Thanks to all who replied to my query. Rick, special
thanks to you for digging out the exact reference. I
am not much familiar with Bible though I knew Eliot
was referring to it than to some Hindu scriptures.
But the movement of the poem (Ash Wednesday) has
something very familiar with the typical Upanishadic
movement. The constant repetition of words and
alliteration that I find in many of Eliot's works
remind me of the Vedic and Upanishadic chants. The
inspiration, as it occurs to me, in Ash Wednesday is
Upanishadic, though the material that makes it has
Christian origins. But even there, the 'word' has
again some significant Hindu references. All of that,
needless to say, makes the poem creative, not because
it is rich in its complexity, but because of its
poetic assimilation of certain greater truths of life
and creating new material out of it.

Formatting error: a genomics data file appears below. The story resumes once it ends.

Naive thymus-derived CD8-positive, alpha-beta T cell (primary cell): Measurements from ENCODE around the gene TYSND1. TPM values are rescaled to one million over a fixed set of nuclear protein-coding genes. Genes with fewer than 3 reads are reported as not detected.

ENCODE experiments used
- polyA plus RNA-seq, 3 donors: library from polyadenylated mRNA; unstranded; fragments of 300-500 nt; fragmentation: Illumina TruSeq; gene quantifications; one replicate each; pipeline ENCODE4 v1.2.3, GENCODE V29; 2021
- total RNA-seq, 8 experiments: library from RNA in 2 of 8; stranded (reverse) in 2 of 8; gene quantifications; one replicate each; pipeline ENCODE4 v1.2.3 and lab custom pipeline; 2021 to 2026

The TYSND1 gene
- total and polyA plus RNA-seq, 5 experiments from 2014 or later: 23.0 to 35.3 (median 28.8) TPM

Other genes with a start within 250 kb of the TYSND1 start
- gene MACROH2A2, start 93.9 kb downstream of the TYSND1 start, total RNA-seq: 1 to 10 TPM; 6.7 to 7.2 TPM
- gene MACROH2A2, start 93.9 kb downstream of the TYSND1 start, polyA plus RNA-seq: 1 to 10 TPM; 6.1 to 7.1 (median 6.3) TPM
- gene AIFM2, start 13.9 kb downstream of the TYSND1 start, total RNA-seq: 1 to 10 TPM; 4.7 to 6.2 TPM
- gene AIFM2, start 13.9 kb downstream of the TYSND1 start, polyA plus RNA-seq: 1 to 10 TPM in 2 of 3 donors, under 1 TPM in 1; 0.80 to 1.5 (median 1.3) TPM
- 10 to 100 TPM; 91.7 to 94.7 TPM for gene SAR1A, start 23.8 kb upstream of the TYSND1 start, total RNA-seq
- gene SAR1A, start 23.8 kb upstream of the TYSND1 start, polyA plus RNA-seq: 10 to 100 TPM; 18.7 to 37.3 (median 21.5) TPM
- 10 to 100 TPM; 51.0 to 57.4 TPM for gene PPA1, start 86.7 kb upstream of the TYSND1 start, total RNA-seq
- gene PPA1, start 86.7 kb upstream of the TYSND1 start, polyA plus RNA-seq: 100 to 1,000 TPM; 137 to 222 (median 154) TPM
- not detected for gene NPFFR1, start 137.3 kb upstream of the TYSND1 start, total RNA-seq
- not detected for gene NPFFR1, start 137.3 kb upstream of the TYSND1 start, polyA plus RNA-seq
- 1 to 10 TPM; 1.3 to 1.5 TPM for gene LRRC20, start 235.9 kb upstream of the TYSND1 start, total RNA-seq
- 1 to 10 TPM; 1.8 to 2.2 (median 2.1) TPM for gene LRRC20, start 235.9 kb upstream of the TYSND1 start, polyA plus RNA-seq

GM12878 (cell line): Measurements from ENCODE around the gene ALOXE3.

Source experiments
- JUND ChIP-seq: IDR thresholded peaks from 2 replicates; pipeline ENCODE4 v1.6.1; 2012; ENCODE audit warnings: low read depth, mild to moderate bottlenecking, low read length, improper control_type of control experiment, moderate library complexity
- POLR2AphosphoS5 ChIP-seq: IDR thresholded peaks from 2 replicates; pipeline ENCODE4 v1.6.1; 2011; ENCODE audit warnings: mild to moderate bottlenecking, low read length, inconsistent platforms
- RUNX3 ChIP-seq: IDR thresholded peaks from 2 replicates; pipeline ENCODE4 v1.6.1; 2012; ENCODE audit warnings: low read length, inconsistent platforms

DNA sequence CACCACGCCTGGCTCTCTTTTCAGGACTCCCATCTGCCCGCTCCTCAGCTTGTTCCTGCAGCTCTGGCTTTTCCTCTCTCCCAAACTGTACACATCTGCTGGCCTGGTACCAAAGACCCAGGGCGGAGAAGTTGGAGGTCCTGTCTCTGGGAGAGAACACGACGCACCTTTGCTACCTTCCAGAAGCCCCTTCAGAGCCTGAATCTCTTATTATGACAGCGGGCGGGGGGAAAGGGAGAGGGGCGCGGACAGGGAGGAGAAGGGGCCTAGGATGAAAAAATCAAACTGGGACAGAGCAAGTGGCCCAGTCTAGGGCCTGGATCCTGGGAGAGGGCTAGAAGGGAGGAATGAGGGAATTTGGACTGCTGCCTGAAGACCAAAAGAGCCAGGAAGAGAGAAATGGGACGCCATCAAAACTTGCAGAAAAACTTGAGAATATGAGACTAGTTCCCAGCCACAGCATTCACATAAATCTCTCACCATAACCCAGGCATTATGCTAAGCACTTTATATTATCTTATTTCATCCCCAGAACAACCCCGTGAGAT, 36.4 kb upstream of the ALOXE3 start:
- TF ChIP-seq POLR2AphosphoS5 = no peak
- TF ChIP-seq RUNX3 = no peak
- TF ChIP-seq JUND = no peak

Rick, I saw your reference to the hymn of Creation
from Rig Veda. You might probably be interested in
looking at the Mandukya Upanishad too. The 'word' is
dealt in concrete terms in it(which is a significant
character of the Upanishads as compared to the Vedas
which is more symbolic and hence abstract).
--- "Rickard A. Parker" <[log in to unmask]> wrote:
> Vishvesh Obla wrote:
> > I quoted Eliot's 'Ash Wednesday' elsewhere since
> > was Ash Wednesday last week and a friend of mine,
> > is a very spiritual person and well knowledged in
> > Indian spirituality, was struck by Eliot's
> emphasis on
> > the 'Word' from the stanza quoted later.
> This discussion of The Word might be helpful. It
> brings in Eliot's
> Ash Wednesday too.
> Here is something that I just threw together. It is
> another side-by-side
> page (actually stacked) that has sections of Ash
> Wednesday, Rig Veda and
> John. I suppose I could have put these short items
> on a single page though.
> I may have misnumbered Eliot's lines (my Collected
> Poems is underneath one
> of too many piles.)
> Rick Parker
Do you Yahoo!?
Yahoo! Web Hosting - establish your business online